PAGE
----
In an unusually tense discussion at a San Luis Obispo City Council meeting on Oct. 20, outgoing Councilmember Aaron Gomez ripped into the city's latest tourism marketing plan—dubbed the #SLOReady campaign—arguing that the promotion clashes with both public health imperatives and the city's ambitious environmental goals.
- File Photo By Jayson Mellom
- SPEAKING OUT SLO City Councilmember Aaron Gomez (far right) criticized a city tourism marketing plan on Oct. 20, saying it conflicts with COVID-19 orders and SLO's environmental goals.
"I feel like I can't sit here and pretend like this messaging is OK," Gomez said, "when we've spent four years fighting for climate change. They are literally in direct conflict with one another.
"And they're in direct conflict with the reality that we've set forth in the sense that we're saying shut down everything [for COVID-19] ... [and] now come back in a 'safe' manner," he continued. "We're not really sure what that means because people don't always conduct themselves in a safe way when they're going on vacation."
Gomez's comments seemed to startle the council and staff. The soft-spoken jewelry store owner is departing from the council in December after serving one term. He's worked closely in city efforts around waste, plastics, and recycling.
"I'm using this platform to speak and bring the question of: What are our actual goals for climate action? How do they relate to the other things we do as a city?" Gomez said.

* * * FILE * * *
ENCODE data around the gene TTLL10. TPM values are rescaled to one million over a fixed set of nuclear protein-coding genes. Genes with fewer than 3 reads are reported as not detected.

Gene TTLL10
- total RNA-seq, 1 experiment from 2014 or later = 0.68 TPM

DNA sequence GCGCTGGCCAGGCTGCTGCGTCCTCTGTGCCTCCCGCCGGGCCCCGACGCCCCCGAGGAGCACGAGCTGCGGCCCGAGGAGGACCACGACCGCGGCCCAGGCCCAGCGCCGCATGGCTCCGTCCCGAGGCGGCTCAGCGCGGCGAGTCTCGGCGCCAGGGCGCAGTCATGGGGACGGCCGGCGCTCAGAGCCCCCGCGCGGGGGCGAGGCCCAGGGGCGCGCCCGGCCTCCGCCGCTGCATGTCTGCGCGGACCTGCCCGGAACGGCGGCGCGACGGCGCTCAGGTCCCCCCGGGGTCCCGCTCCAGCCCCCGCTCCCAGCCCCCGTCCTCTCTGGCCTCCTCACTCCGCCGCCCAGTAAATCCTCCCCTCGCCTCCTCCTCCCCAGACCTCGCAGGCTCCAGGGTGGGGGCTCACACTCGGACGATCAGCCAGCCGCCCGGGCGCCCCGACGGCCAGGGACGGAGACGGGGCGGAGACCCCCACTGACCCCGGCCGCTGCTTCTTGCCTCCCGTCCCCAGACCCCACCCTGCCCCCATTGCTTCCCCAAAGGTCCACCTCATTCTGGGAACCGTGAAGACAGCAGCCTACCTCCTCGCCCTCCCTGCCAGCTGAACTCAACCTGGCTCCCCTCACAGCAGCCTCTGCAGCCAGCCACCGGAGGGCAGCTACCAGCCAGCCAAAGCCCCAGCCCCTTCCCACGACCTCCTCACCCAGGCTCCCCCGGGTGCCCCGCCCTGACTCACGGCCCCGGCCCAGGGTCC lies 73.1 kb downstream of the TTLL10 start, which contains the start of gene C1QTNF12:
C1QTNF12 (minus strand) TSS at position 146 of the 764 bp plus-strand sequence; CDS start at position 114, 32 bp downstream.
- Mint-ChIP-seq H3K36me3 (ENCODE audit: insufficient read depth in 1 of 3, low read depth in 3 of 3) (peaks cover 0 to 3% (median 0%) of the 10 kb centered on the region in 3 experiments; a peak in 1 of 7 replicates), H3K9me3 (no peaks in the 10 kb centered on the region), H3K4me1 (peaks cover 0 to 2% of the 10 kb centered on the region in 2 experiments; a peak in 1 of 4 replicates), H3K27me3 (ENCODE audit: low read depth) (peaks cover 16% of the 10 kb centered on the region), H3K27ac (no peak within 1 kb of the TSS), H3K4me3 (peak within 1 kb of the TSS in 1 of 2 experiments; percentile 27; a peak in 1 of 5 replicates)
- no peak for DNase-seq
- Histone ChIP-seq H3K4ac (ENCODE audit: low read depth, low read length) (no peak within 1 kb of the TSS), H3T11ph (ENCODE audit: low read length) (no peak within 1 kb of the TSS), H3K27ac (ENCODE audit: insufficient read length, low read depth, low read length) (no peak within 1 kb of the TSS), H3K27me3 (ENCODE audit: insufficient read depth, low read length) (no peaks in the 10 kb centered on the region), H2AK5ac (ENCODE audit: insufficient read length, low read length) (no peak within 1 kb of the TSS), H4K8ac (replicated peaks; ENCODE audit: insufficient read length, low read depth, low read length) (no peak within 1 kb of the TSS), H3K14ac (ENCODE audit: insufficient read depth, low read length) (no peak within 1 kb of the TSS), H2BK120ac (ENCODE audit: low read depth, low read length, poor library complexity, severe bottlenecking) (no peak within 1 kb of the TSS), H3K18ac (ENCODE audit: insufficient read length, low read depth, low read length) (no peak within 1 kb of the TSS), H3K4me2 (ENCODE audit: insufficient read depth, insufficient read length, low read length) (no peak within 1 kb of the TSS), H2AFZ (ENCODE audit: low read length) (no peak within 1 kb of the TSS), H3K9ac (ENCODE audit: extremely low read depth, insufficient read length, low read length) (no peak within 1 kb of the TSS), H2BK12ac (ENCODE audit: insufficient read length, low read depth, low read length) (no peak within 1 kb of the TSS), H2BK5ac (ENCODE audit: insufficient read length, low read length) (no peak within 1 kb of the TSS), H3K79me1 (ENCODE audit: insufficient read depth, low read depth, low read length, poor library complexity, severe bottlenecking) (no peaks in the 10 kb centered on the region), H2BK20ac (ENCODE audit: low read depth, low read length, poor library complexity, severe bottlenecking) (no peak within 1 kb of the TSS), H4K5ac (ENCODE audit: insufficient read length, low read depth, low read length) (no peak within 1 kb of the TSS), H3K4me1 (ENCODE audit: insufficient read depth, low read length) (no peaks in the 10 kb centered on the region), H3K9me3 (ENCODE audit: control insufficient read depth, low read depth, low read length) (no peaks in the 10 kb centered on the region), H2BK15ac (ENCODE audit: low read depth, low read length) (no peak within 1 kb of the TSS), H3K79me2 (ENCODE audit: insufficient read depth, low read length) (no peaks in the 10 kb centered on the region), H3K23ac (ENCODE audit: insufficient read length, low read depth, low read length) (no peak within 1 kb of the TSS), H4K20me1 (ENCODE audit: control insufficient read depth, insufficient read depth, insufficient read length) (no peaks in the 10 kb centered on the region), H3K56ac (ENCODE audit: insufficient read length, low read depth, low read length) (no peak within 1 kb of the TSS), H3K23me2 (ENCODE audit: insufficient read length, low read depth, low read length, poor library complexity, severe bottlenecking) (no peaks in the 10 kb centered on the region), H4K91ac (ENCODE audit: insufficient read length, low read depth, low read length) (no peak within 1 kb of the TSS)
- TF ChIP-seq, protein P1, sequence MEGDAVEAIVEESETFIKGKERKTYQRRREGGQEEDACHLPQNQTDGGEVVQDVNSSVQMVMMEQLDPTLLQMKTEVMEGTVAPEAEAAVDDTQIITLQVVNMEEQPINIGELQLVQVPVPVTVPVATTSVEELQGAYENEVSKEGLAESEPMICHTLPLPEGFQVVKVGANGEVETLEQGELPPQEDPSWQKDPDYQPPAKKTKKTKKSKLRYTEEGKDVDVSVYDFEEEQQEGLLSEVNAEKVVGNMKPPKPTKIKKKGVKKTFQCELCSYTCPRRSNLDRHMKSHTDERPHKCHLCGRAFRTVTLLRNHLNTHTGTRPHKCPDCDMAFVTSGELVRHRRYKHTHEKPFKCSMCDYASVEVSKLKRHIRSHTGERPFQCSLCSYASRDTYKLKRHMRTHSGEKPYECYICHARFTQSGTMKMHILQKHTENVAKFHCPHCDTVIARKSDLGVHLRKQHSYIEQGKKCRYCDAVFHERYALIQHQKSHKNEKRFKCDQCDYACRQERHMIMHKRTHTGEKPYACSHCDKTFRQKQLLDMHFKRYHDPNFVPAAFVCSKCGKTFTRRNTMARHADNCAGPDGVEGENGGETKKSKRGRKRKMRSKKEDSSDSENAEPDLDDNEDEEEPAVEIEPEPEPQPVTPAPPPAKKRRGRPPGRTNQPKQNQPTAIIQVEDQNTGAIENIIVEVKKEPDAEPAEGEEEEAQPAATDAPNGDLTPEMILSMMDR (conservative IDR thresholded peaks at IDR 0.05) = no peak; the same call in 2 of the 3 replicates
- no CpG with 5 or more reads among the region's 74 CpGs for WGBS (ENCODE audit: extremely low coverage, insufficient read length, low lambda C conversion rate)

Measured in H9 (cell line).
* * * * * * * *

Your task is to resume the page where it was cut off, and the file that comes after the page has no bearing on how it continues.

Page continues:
His comments came in response to a staff presentation outlining a tourism marketing campaign for 2020-21—which was part of the council's annual renewal of its hotel tax levied to promote tourism.
The campaign includes a video ad that welcomes visitors back to town for "safe relaxation and outdoor paradise."
"I can't help but notice that we seem to have some conflicting marketing messages going on with this," Gomez said. "That felt disingenuous, the messaging that I just saw pushed out there."
In addition to concerns about COVID-19 and what he described as a "desire to chase dollars," Gomez said that the city should start talking about how tourism and its vehicle emissions impact a 2035 city net-zero emissions goal.
"Is that not a reality that we face?" Gomez said. "I think it's a little disingenuous that we have this conversation and not face the fact that most people are going to come here in a car for their visitations."
Some council members bristled at Gomez's critique. City staff responded that SLO would continue to promote sustainability and set expectations for visitors about safety during COVID-19.
Councilmember Erica Stewart commented that the council also had a responsibility to help its struggling businesses.
"We have to have a balance," Stewart said. "Our small businesses that can survive through this COVID pandemic, I think we want to help them survive." Δ